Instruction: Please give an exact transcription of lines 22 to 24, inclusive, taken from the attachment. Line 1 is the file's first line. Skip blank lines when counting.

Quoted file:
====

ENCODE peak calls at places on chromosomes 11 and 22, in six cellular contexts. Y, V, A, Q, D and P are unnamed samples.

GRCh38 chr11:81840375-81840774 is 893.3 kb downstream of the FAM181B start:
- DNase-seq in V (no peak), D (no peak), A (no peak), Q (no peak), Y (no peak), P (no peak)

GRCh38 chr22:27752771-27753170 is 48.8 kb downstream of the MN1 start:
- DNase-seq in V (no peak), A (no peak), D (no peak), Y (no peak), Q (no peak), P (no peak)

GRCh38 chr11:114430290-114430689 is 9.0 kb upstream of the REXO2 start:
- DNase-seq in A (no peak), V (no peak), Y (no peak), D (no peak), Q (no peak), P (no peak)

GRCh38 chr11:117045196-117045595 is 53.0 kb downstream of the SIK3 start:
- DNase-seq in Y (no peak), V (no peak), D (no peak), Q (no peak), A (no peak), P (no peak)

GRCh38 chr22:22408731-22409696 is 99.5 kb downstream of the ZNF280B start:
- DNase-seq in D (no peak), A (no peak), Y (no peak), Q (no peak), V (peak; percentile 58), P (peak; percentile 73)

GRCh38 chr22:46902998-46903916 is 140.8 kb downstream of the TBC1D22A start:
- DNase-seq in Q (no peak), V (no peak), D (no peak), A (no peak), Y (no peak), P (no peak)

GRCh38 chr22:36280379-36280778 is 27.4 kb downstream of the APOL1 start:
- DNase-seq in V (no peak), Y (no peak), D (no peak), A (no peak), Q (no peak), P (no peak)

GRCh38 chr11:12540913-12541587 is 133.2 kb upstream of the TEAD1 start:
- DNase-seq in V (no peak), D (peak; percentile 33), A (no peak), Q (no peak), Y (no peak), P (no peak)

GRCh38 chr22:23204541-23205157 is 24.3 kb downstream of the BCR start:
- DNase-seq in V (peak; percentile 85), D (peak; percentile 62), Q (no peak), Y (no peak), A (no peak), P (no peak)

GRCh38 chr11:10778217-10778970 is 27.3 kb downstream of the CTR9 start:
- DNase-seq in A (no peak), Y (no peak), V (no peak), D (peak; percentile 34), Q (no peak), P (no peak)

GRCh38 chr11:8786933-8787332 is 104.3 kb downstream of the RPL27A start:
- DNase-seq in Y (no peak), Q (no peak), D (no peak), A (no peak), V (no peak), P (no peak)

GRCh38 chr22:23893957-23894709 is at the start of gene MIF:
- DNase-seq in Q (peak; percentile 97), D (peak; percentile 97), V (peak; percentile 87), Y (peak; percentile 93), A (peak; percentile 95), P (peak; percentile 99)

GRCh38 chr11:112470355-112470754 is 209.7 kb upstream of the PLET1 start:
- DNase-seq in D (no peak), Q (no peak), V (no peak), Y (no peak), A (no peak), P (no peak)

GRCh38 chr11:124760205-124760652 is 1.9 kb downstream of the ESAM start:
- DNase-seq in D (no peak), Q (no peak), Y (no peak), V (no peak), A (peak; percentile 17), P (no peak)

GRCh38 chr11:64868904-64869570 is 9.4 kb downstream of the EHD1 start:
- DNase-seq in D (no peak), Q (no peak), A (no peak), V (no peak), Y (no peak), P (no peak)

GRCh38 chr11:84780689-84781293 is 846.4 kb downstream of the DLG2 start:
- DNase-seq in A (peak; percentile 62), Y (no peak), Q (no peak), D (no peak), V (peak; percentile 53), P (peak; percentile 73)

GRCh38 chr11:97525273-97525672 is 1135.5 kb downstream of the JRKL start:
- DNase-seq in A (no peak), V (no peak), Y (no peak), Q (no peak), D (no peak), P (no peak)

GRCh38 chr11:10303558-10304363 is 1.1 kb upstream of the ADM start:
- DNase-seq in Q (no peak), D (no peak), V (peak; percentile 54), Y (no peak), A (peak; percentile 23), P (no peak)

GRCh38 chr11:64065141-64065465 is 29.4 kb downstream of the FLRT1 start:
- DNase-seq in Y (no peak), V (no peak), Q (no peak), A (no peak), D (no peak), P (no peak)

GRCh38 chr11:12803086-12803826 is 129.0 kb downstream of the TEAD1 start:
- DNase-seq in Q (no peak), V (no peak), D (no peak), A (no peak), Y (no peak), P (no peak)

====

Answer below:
GRCh38 chr11:8786933-8787332 is 104.3 kb downstream of the RPL27A start:
- DNase-seq in Y (no peak), Q (no peak), D (no peak), A (no peak), V (no peak), P (no peak)

GRCh38 chr22:23893957-23894709 is at the start of gene MIF: